Good Time to be a Programmer

Curt Cagle, an XML specialist has a nice piece on the the Web 2.0 Job Boom. Curt thinks that there is a coming tech crunch.

There aren’t enough programmers to go around. Simple supply and demand … wages are beginning to rise pretty dramatically again, top people in the field have to get social secretaries to handle all of the cold calls and sales pitches, and companies outside of the IT sector are relying increasingly upon community software to tap into the developer base.

It is amazing how the popularization of a simple set of technologies called AJAX (which existed for a while but reached the tipping point with Gmail and Google maps) changed the landscape.

Who would have known five years ago that having strong Javascript skills today would get you a better job than having strong C++ skills?

But it is not just strong Javascript skills. It is a knowledge of wide variety of technologies like XML, webservices and the ability to work with lightweight programming languages like Python, PHP and Ruby.

Lightweight programming languages and agile metholodologies are replacing the over-engineered mega-project and twenty thousand class programming frameworks, turning programming into a cooperative venture where no one person or agency controls the whole network.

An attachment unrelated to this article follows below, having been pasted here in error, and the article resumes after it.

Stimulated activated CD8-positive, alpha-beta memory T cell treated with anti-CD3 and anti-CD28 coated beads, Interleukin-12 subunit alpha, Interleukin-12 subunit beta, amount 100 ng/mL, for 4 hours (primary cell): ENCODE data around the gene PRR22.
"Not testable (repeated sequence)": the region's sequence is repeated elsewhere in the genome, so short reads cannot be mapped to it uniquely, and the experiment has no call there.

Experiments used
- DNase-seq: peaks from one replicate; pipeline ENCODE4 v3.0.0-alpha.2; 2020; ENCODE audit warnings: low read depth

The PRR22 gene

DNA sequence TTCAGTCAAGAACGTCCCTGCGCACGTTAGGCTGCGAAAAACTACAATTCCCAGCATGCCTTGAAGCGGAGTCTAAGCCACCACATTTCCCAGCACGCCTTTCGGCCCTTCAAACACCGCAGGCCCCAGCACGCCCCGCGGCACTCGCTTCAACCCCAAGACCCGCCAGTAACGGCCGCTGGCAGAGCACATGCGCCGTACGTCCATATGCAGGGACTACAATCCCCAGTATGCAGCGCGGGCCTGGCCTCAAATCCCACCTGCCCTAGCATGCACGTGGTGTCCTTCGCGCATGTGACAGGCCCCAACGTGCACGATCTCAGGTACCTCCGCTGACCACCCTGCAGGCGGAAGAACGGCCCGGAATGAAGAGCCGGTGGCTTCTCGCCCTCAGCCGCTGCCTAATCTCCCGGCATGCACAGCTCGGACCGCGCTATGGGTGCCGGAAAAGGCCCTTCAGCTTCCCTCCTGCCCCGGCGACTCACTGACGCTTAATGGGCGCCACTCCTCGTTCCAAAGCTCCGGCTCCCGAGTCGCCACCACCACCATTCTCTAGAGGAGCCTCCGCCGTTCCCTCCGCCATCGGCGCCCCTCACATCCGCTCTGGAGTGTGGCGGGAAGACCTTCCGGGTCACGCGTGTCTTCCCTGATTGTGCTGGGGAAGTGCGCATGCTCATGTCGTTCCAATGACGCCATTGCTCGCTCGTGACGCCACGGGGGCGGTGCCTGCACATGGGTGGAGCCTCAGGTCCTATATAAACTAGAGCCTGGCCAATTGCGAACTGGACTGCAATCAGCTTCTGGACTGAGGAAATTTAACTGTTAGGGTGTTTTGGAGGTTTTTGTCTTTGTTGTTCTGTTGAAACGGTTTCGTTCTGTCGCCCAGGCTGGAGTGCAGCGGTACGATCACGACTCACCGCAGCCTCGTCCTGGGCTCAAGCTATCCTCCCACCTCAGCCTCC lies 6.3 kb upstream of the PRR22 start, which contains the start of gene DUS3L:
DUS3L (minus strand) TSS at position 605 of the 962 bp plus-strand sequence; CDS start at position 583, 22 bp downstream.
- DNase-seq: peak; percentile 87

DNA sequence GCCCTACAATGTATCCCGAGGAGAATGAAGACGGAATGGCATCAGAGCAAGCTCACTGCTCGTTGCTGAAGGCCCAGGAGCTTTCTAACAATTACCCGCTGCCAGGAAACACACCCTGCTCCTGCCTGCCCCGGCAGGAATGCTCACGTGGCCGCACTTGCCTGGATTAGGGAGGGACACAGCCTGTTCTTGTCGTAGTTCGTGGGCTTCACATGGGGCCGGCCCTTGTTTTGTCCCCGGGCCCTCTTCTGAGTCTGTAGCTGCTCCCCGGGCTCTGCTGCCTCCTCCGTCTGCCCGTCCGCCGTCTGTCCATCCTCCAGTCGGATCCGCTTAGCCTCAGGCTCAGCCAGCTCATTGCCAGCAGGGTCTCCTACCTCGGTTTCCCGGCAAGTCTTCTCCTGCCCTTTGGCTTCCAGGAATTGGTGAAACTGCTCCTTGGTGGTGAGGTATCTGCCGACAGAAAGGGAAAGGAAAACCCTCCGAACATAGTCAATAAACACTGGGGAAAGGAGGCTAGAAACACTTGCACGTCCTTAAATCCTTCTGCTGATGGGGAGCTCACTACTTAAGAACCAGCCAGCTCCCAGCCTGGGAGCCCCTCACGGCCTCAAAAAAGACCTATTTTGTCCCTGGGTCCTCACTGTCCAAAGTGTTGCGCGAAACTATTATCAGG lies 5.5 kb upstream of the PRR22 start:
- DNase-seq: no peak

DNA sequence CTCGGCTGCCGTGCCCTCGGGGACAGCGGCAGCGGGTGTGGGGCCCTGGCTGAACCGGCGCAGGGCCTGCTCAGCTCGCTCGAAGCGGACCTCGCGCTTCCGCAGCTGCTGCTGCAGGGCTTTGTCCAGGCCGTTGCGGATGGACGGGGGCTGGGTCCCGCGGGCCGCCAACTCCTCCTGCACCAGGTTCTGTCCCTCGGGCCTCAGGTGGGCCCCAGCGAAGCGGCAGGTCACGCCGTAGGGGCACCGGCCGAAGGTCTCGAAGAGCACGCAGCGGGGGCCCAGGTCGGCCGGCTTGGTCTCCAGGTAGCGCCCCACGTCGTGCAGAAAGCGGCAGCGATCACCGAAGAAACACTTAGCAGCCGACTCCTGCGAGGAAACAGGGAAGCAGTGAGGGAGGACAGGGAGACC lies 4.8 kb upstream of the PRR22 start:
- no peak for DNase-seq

It definitely is a good time to be a programmer. With dynamic languages,  you can produce faster better applications. But more important, you can enjoy your creations being used. Programmers at Google,Yahoo, Flckr,, Meebo, Technorati, Bloglines must be very happy people.

2 thoughts on “Good Time to be a Programmer

  1. Oh yea it is! Ajax has been around forever, but now that it has a recognizable name/label people are looking for ways to incorporate it into anything so it can “Ajax” (ooo’s ahhh’s). The odd thing, in respect to 2.0, is you find find there is quite a delay between the general public and developers in terms of acceptance. The data for us shows people respond better for simple, less intuitive, even ugly websites and interfaces. We’ll see how it all pans out!

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